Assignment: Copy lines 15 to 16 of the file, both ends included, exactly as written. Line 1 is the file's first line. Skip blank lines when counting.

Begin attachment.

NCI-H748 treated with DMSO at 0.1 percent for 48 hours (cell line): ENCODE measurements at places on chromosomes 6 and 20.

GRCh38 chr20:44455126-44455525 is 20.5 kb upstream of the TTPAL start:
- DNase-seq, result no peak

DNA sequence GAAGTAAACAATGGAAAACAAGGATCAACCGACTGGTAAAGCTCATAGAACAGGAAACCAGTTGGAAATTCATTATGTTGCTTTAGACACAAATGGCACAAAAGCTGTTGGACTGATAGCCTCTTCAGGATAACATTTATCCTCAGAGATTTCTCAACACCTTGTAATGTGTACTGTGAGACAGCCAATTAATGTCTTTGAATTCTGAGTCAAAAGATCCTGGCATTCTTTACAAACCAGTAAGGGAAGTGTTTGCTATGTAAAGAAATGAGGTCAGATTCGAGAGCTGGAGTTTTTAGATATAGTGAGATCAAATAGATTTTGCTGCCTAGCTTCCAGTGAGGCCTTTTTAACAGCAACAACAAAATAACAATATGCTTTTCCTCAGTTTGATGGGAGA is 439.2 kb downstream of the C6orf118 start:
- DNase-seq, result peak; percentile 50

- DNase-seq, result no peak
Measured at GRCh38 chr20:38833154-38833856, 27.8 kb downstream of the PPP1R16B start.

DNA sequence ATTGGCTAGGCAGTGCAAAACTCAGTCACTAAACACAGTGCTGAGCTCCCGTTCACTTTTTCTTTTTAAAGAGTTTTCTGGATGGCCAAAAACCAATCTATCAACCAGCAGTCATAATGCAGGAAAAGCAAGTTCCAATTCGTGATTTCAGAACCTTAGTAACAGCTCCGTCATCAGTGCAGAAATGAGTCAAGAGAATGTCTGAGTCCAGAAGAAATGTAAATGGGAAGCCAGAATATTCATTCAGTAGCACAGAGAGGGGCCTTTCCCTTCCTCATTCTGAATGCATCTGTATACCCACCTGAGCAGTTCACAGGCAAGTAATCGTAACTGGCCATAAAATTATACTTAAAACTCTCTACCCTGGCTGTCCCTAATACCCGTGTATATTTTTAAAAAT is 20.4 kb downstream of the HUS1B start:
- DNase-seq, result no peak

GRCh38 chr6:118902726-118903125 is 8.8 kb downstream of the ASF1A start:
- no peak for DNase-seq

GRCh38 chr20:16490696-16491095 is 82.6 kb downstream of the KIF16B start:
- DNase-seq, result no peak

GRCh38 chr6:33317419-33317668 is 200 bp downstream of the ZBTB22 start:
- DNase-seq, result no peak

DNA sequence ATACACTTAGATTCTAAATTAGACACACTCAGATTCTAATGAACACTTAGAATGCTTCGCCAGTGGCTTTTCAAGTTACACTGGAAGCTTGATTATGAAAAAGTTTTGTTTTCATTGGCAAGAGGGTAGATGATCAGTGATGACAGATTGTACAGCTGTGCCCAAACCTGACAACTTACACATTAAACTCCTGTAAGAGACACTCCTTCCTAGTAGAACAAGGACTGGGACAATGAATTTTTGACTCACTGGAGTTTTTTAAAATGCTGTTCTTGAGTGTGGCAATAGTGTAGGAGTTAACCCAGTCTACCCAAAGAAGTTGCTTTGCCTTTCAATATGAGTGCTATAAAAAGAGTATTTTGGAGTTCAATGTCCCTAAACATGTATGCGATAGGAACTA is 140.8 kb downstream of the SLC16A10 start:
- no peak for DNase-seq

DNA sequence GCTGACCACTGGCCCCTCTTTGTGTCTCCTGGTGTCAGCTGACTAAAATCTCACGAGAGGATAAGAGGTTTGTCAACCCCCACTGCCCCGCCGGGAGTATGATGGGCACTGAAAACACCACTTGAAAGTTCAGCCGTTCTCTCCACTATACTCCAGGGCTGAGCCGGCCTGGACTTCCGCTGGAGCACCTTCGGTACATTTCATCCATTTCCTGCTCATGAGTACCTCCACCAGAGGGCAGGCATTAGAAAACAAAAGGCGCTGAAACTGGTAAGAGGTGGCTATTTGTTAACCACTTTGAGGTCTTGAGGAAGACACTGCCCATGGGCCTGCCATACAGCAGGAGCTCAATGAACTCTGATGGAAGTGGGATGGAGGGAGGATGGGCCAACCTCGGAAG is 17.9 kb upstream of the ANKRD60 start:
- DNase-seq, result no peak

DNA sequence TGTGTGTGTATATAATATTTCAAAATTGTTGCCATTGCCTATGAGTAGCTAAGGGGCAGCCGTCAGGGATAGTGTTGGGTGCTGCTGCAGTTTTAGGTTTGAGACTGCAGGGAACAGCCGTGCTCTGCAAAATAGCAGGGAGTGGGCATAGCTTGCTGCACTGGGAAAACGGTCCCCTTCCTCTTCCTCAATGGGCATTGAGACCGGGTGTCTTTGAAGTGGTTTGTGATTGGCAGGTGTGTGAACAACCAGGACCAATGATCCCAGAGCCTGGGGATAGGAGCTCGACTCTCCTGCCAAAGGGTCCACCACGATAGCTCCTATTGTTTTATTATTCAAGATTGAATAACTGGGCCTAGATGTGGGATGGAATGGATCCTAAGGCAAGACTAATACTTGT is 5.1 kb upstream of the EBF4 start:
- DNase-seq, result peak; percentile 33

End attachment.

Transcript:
- DNase-seq, result no peak

DNA sequence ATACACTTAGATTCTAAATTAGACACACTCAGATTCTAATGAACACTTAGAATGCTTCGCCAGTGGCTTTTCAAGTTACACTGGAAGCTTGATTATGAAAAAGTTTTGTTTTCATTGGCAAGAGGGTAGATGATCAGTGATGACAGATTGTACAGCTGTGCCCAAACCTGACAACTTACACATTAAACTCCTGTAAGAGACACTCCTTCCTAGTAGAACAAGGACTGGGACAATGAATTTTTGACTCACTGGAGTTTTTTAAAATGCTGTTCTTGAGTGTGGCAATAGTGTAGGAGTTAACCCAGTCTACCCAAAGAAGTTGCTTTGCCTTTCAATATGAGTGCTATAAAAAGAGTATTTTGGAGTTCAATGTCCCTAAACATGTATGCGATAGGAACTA is 140.8 kb downstream of the SLC16A10 start: